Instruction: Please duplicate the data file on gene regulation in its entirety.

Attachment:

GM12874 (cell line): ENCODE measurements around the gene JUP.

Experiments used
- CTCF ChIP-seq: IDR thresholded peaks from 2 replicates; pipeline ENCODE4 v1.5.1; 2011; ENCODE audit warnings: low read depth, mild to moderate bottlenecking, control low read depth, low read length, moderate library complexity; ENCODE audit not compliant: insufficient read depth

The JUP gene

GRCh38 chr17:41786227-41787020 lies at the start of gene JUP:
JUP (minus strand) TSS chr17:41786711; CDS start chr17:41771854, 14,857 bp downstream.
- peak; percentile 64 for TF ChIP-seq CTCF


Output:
GM12874 (cell line): ENCODE measurements around the gene JUP.

Experiments used
- CTCF ChIP-seq: IDR thresholded peaks from 2 replicates; pipeline ENCODE4 v1.5.1; 2011; ENCODE audit warnings: low read depth, mild to moderate bottlenecking, control low read depth, low read length, moderate library complexity; ENCODE audit not compliant: insufficient read depth

The JUP gene

GRCh38 chr17:41786227-41787020 lies at the start of gene JUP:
JUP (minus strand) TSS chr17:41786711; CDS start chr17:41771854, 14,857 bp downstream.
- peak; percentile 64 for TF ChIP-seq CTCF